On the other hand, cellulose acetate filter segments comprising cellulose acetate tow and triacetin plasticizer are known to be effective in removing phenols and cresols from mainstream cigarette smoke. Any substantial reduction in the mass or density of such filter segments has tended to create higher proportional constituency levels in mainstream smoke of phenols and cresols on a per unit tar (FTC) basis.
Thus, there is a need in the art for a smoking article having a highly ventilated filter with an acceptable RTD and with both an improved CO to FTC tar ratio and reductions in phenols and cresols.
Referring now to
Referring now to
In an embodiment, the cut filler includes a reconstituted tobacco sheet having a high glycerin content. Preferably, about 10% to about 80% of the smokeable material (cut filler) in the tobacco rod 12 is of reconstituted tobacco sheet. More preferably, the tobacco rod includes about 30% to about 50% of the reconstituted tobacco sheet, and more preferably about 35% to about 45%. However, in other embodiments, the cut filler does not include a reconstituted tobacco sheet, but includes enhanced glycerin levels applied to the cut filler.
The reconstituted tobacco sheet is cut into smokeable filler material for a smoking article. Preferably, the reconstituted tobacco sheet includes up to about 50% w/w of glycerin. In an embodiment, additional cut tobacco filler material is also incorporated into the tobacco rod 12.
The aqueous slurry 560 is subjected to a separation process 580 to produce a solubles portion 600 and a fibrous portion 620. For example, aqueous slurry 560 can be compressed or centrifuged to remove the solubles portion 600. Preferably, the solubles portion 600 is not reincorporated into the reconstituted tobacco manufacturing process, but discarded.
As shown in
After the paper-making process 660 has been completed, the tobacco sheets are subjected to a moisture reduction process 680 to reduce the moisture content of the sheet. Preferably, the moisture content is reduced to less than 50% by weight, but greater than 30% by weight. In other exemplary embodiments, the moisture content is reduced to less than 45% by weight, less than 40% by weight, or less than 35% by weight. For example, the sheets can be placed on a steam-heated metal drum (i.e., Yankee dryer) to reduce the moisture content and optionally followed by smaller steam-heated surface dryers (i.e. can dryers).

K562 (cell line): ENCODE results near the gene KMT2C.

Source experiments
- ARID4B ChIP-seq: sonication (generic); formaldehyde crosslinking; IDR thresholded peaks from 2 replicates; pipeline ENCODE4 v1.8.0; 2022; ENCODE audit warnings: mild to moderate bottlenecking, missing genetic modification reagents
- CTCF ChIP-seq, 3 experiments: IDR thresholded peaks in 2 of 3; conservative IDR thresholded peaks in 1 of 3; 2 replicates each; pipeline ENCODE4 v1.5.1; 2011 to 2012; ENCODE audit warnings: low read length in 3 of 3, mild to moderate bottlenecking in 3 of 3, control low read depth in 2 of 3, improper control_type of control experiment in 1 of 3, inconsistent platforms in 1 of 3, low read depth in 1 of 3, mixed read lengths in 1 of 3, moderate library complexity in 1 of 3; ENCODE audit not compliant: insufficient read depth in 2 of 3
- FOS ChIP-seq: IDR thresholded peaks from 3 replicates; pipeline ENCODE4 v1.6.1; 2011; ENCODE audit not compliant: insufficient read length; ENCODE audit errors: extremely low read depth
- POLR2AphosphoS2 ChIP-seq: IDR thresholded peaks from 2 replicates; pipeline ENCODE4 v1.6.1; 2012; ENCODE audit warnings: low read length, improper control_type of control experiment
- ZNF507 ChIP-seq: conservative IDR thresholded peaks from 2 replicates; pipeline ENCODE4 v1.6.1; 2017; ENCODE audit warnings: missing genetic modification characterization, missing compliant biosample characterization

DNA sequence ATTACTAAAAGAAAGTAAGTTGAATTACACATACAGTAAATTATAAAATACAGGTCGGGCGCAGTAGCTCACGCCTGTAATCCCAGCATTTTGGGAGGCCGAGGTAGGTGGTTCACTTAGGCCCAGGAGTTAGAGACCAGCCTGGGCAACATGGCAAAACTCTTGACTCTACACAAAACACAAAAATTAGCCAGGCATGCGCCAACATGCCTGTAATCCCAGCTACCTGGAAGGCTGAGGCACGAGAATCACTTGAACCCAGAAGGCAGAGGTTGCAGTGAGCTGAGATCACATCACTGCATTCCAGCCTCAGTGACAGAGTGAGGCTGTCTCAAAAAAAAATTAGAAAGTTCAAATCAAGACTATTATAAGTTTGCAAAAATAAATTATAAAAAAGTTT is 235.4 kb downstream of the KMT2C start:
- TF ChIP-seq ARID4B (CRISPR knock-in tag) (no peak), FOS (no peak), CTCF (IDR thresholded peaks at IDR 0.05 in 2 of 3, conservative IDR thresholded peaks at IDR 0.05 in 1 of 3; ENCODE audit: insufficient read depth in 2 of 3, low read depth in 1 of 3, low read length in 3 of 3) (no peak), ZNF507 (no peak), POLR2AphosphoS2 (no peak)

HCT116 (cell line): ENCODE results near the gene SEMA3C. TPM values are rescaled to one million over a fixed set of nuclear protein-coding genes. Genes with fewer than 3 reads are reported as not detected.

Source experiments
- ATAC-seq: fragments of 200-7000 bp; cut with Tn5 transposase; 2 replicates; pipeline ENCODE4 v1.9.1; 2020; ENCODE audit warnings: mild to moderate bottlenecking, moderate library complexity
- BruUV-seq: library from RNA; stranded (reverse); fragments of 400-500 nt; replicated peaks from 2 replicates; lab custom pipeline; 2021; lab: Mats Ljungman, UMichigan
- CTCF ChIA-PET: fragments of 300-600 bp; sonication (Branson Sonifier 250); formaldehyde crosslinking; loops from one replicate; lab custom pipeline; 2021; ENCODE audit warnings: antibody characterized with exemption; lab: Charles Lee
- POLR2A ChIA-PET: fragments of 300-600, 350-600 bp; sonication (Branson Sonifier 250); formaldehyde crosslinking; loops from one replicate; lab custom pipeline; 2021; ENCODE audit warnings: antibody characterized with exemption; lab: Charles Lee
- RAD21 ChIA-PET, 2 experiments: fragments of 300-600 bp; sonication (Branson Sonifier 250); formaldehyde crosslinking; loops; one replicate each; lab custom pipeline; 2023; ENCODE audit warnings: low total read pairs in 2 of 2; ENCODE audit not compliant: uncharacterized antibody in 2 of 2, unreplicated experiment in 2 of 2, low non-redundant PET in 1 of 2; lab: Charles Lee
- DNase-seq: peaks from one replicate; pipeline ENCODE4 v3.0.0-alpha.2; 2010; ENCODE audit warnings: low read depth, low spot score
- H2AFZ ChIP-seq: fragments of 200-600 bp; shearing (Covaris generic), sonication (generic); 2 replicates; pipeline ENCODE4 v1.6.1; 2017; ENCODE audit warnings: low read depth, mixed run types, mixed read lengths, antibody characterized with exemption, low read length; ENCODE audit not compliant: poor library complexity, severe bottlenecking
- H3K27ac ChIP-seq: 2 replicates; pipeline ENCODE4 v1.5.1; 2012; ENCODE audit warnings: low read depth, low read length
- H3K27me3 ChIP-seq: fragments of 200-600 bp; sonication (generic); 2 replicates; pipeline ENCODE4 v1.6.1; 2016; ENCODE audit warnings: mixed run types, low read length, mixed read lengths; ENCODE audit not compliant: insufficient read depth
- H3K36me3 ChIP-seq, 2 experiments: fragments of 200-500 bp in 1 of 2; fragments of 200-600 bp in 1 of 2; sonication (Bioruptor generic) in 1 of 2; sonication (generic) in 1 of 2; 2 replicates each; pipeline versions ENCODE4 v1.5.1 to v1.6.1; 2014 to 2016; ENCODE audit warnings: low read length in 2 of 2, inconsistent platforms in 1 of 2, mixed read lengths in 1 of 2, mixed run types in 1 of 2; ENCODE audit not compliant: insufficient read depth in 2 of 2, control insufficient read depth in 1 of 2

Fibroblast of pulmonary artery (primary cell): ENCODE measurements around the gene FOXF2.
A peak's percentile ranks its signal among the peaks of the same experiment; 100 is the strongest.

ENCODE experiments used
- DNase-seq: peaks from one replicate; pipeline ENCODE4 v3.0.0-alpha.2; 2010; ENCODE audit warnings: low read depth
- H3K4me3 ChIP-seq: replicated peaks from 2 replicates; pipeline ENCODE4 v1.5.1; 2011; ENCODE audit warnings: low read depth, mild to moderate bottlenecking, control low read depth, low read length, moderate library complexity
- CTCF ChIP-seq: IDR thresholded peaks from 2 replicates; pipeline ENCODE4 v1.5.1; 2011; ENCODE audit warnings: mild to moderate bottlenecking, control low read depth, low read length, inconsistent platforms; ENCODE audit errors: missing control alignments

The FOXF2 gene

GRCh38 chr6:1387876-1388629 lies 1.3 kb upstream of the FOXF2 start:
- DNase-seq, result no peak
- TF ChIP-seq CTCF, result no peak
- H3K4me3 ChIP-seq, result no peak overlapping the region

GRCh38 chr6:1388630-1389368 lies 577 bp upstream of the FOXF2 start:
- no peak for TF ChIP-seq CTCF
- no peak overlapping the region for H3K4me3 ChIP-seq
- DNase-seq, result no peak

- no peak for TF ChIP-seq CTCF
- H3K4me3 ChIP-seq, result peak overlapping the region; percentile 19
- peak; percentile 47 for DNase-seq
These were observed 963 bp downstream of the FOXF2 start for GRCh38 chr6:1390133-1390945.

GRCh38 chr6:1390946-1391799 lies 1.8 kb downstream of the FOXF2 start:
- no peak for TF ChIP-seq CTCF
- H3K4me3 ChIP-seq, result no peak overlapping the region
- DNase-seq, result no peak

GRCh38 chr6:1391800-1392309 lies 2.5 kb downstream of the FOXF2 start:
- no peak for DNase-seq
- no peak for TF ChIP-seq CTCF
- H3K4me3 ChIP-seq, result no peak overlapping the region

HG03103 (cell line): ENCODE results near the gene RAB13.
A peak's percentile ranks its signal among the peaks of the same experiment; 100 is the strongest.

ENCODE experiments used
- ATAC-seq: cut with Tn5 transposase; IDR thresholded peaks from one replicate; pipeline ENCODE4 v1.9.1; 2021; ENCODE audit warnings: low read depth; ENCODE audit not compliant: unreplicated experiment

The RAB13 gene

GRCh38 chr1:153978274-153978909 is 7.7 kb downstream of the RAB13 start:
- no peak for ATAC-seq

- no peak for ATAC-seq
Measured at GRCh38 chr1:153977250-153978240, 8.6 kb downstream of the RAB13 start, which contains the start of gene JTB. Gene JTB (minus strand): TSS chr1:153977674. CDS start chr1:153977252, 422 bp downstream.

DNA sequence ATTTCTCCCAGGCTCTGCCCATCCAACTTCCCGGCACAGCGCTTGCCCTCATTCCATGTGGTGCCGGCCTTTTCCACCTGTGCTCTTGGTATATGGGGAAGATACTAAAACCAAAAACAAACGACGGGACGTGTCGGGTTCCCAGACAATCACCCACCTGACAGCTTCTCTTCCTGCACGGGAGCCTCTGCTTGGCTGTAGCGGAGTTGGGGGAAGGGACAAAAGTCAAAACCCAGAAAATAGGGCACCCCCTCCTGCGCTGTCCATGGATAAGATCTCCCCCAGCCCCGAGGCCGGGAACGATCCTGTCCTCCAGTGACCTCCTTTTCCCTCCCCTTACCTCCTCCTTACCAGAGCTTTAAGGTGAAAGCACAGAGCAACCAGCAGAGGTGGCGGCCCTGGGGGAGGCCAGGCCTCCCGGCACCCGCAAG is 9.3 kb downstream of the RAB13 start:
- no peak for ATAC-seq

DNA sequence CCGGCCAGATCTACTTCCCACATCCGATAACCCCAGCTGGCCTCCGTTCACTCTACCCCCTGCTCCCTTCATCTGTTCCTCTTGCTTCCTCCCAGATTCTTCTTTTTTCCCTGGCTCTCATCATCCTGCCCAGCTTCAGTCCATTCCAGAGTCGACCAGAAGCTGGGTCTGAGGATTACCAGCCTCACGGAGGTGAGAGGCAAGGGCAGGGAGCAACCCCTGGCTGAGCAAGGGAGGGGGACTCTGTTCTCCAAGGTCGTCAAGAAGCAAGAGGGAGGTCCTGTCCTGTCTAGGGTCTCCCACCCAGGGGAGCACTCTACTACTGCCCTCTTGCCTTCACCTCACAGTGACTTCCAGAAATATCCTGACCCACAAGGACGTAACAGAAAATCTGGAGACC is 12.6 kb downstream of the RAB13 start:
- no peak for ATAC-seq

After the moisture reduction process 680, an aerosol former solution 720 is applied to the sheet. For example, the sheets can be passed through a size press 700, in which the sheets are fed between two vertical or horizontal rollers, configured to apply an aerosol former solution 720 to both sides of the sheet. The aerosol former solution 720 can include other additives 740. In alternative embodiments, the aerosol former solution 720 can be sprayed onto the sheet, or the sheet can be immersed in the aerosol former solution 720.
Examples of aerosol formers include glycerin, propylene glycol, ethylene glycol, dipropylene glycol, diethylene glycol, triethylene glycol, tetraethylene glycol, and/or oleyl alcohol.
In one embodiment, an aerosol former solution 720 is incorporated into the sheet at a temperature below about 40° C. In other exemplary embodiments, the aerosol former solution 720 is incorporated into the sheet at temperatures below about 35° C., e.g., below about 30° C. or 25° C., or at ambient temperature.
Glycerin is a preferred aerosol former for aerosol former solution 720. Glycerin forms an inert aerosol of glycerin and water vapor when present in a combusting tobacco rod of a smoking article. For example, the glycerin aerosol former can be incorporated into the sheet as an aqueous glycerin solution containing about 20% to 80% glycerin by volume. In alternative embodiments, the glycerin solution can contain about 50 to 80% glycerin by volume. Preferably, the aqueous glycerin solution contains between about 75% to about 80% by volume glycerin. Attempts to use a solution of about 100% glycerin results in poor absorption of the glycerin into the tobacco material, resulting in a tacky surface, which can present difficulties in the manufacturing process.
The aerosol former solution 720 can also contain other additives 740, such as flavorants, humectants (other than glycerin), and/or acetate compounds. Examples of flavorants include licorice, sugar, isosweet, cocoa, lavender, cinnamon, cardamom, apium graveolens, fenugreek, cascarilla, sandalwood, bergamot, geranium, honey essence, rose oil, vanilla, lemon oil, orange oil, mint oils, cassia, caraway, cognac, jasmine, chamomile, menthol, cassia, ylang-ylang, sage, spearmint, ginger, coriander, coffee and the like. Examples of humectants other than glycerin include propylene glycol and the like.
Tobacco materials with a higher concentration of glycerin may also contain optional additives. Acetates have been identified as possibly promoting reduction in TPM cytotoxicity of tobacco smoke, especially in combination with glycerin. Acetate compounds may further enhance the reduction of TPM or phenolics in the smoke of a combusted smoking article. In one embodiment, the acetate compound includes ammonium acetate, calcium acetate, and/or magnesium acetate. The one or more acetate compounds are added in an amount effective to promote the reduction of catechol, hydroquinone, phenol, or TSNA in the smoke of a combusted smoking article incorporating the sheet as a cut filler.
As shown in
In one embodiment in which the aerosol former solution 720 is glycerin, the glycerin solution is added in an amount effective to produce a non-tacky sheet upon drying. In another embodiment, the glycerin solution is added in an amount up to about 50% by weight of the tobacco sheet after drying.
Ammonium acetate can be incorporated into the tobacco sheet preferably in an amount between about 5% to about 20% by weight of the sheet after drying, or more preferably about 10% to about 12%. In lieu of or in addition to ammonium acetate, calcium acetate can be incorporated in an amount preferably between about 1% to about 10% by weight of the sheet after drying, and more preferably about 4%. In lieu of or in addition to ammonium acetate and/or calcium acetate, magnesium acetate can be incorporated in an amount preferably between about 5% to about 20% by weight of the sheet after drying, and more preferably about 8% to about 10%.